Internet connected devices need power. That either means connecting them to the grid, which limits what we can use them for, or using batteries. So as the Internet of Things grows and more and more internet-enabled devices and sensors are rolled out as is expected, it could produce billions of extra batteries that have to
Internet connected devices need power. That either means connecting them to the grid, which limits what we can use them for, or using batteries. So as the Internet of Things grows and more and more internet-enabled devices and sensors are rolled out as is expected, it could produce billions of extra batteries that have to be recycled every year, or else will just be thrown away.
The average UK household already uses an estimated average of 21 batteries a year. In total, this leads to an annual figure of 20,000-30,000 tons of general purpose battery waste. Only a very small number of these batteries are recycled (less than 2% of disposable batteries and around 5% of rechargeable ones) and most waste batteries end up in landfill sites.
To avoid this but still make the Internet of Things possible, my colleagues and I are helping develop a new type of smart solar cell that can adapt to the amount of available light, meaning it can work indoors. These cells can even outperform extremely efficient versions that are normally used for trips into space. They’re also based on a surprising discovery, that some solar cells can work better when the liquid electrolyte built into them dries out. For this reason, we call them “zombie solar cells”.
The cells are a type of “dye-sensitised” solar cell made from a thin film of material that works on different principle to the common silicon cells that make up solar panels we’re more familiar with. They usually comprise a dye that absorbs lights, freeing electrons to create a current that is then carried to the cell’s electrodes by a liquid electrolyte solution.
When the electrolyte dries out, the cell normally stops functioning. But this is not what happened when scientific curiosity led researchers to measure dried-out “zombie” solar cells made with a new electrolyte based on copper complexes. They discovered the cells actually worked better than when they were liquid-filled.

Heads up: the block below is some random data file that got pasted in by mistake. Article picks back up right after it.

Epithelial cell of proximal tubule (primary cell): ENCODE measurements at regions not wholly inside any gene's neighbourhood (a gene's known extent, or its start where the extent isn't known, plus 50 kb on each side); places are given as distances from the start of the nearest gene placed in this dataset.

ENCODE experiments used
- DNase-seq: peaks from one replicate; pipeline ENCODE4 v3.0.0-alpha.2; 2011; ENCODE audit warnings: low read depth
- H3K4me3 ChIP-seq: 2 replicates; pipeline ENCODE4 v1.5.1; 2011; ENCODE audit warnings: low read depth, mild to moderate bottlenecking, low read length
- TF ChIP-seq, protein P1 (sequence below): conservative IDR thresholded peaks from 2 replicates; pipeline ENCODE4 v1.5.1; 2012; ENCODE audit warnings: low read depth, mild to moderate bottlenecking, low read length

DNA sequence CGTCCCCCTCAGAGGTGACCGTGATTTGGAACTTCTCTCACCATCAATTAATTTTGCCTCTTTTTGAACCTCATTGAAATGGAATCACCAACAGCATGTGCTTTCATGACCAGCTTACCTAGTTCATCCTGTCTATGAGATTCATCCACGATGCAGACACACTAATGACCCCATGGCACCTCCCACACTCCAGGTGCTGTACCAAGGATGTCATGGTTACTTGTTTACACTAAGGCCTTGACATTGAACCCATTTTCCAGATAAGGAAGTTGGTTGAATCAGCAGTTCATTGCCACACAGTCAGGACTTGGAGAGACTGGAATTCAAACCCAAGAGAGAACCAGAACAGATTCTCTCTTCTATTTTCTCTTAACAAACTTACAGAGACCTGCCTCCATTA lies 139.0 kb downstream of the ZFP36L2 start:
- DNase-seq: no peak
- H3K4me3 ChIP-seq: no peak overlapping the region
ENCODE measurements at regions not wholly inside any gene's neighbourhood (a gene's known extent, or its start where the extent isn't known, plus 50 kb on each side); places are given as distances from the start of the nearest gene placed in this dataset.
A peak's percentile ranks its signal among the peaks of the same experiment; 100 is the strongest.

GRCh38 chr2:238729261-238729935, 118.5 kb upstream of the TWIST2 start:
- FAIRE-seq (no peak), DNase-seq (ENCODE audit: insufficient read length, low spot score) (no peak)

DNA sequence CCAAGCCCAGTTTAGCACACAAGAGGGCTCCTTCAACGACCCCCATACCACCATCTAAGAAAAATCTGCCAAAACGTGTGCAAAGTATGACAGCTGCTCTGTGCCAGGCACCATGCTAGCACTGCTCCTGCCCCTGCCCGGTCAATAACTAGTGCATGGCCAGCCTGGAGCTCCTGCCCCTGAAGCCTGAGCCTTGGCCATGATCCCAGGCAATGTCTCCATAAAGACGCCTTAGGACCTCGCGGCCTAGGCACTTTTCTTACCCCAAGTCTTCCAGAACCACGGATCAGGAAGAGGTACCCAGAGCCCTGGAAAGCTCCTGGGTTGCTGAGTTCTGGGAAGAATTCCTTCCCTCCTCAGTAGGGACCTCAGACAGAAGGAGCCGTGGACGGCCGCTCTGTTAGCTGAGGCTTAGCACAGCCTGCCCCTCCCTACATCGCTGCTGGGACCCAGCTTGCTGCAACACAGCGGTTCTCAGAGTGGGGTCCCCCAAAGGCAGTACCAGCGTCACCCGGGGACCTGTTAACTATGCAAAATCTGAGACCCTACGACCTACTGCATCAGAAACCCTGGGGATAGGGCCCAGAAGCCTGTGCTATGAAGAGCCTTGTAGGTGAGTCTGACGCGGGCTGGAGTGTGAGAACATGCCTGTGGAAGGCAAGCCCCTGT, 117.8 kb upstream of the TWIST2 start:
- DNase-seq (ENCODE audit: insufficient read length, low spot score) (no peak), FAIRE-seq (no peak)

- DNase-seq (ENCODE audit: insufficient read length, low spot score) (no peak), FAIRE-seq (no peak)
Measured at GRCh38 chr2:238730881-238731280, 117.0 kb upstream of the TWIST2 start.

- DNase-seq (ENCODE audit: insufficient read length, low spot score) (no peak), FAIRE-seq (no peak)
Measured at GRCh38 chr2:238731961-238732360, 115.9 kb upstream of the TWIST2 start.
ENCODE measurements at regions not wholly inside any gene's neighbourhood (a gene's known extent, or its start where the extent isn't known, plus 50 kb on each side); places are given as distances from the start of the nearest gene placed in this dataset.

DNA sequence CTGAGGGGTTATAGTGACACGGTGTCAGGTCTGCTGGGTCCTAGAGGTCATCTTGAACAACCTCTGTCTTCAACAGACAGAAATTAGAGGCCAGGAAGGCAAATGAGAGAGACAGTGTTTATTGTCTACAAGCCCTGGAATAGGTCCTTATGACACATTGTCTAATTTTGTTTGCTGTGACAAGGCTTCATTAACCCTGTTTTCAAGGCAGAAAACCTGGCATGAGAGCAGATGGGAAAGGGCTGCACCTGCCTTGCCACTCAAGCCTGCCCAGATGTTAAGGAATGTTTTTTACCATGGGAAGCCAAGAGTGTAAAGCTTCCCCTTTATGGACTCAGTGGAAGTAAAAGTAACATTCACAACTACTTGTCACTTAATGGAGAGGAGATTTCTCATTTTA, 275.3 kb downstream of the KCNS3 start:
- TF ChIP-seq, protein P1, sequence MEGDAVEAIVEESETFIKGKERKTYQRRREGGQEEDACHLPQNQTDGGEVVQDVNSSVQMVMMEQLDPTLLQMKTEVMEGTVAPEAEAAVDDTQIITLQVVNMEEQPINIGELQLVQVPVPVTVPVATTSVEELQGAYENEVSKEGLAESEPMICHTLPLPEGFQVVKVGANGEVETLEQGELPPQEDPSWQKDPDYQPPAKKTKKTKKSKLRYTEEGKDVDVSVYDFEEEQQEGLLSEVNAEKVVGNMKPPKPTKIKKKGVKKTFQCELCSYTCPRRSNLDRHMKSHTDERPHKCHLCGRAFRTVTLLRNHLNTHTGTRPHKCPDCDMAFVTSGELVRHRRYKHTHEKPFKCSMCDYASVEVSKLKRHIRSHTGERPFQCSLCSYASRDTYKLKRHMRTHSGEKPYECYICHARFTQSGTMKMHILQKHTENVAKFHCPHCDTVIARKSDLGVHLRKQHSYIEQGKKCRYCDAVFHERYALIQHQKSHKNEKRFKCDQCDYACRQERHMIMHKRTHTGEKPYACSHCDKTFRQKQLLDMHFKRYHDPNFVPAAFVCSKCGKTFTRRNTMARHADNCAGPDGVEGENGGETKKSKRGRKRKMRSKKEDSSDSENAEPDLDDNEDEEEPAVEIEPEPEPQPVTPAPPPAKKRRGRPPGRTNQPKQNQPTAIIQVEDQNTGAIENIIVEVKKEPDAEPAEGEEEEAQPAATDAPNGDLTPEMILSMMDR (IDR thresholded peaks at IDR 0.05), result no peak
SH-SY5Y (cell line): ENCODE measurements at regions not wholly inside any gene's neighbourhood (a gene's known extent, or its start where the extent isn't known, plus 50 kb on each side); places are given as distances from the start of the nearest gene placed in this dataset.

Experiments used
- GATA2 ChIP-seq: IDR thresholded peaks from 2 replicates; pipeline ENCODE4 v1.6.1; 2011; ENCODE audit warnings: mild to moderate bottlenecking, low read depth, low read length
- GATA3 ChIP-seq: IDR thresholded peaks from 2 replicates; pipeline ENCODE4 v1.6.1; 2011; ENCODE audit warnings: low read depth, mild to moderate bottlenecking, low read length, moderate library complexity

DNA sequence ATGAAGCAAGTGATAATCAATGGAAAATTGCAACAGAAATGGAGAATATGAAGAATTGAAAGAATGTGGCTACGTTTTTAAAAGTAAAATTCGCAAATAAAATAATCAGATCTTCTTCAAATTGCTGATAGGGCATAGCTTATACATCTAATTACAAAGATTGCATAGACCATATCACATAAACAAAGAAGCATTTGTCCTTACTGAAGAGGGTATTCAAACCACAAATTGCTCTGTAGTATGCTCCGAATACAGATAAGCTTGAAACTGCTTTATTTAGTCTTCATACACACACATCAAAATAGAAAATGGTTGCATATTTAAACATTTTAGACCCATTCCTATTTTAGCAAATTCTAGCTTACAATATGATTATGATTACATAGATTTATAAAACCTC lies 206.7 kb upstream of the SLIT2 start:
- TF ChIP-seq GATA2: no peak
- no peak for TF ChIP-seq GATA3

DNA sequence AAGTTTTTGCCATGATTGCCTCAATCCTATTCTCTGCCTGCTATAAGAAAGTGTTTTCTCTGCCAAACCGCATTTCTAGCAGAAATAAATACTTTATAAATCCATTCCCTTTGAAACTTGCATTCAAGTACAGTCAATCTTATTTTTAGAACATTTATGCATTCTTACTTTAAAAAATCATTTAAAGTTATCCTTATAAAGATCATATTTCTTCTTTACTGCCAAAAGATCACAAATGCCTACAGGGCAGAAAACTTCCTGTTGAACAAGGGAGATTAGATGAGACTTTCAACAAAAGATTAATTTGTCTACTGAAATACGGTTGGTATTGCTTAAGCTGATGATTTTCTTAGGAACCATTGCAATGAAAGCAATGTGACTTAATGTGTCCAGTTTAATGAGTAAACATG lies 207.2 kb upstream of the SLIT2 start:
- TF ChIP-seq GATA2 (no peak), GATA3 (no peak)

We are currently still investigating why the solid copper complexes work better. But as well as providing a better rate of electron transfer, these new cells use more readily available materials and are easy to synthesise. The latest generation of zombie solar cells can even run on artificial ambient light instead of sunlight because, like plants, they are optimised to absorb the most energy-rich parts of the light they are exposed to.
These indoor solar cells have power conversion efficiencies of 30%-34%, even when scaling their size to the size of credit cards or mobile phones. In fact, the cells are so efficient that they harvest the equivalent of a small battery every few days.
In collaboration with the team led by Prof Alessio Gagliardi from the Technical University of Munich, my research group has now used these new light harvesters to create “smart zombies”. These are wireless devices that harvest indoor light at extremely high efficiencies. They are intelligent enough to adapt to the amount of light available while performing the essential tasks of an Internet of Things device (communication, processing and sensing).
Using machine learning algorithms to work out the best pattern of usage, the smart cells intermittently enter a sleep mode to save harvested energy into a small energy buffer. They tend to sleep longer when there is less light available, and execute more of their essential tasks when there is more light available.
Being able to use an ambient light power source so efficiently in this way means that we can develop a new class of Internet of Things devices that just wouldn’t have been practical before. This opens the possibility of devices that can assist in many more areas, from smart packages that send themselves back if they’re dropped, to environmental sensors that can could detect when everyone has left a room and lower the temperature.
This could also enable some devices to become truly smart as opposed to simply remote controlled. One example here is the thousands of electronic price tags that can be found in supermarkets. They are currently battery-powered and updated as rarely as possible to extend battery life. With indoor photovoltaic panels, they could be developed to automatically change their price when the food is about to expire or overstocks need to be sold.
Without the need for batteries or a grid connection, you could have dozens of small devices and environmental sensors around the home, and hundreds or even thousands around large workplaces such as supermarkets or warehouses.
Our smart zombie cells are currently a lab-scale prototype. But other companies have already started to produce indoor solar cells. So, in principle, making our adaptive low-light cells a commercial reality could be done very quickly.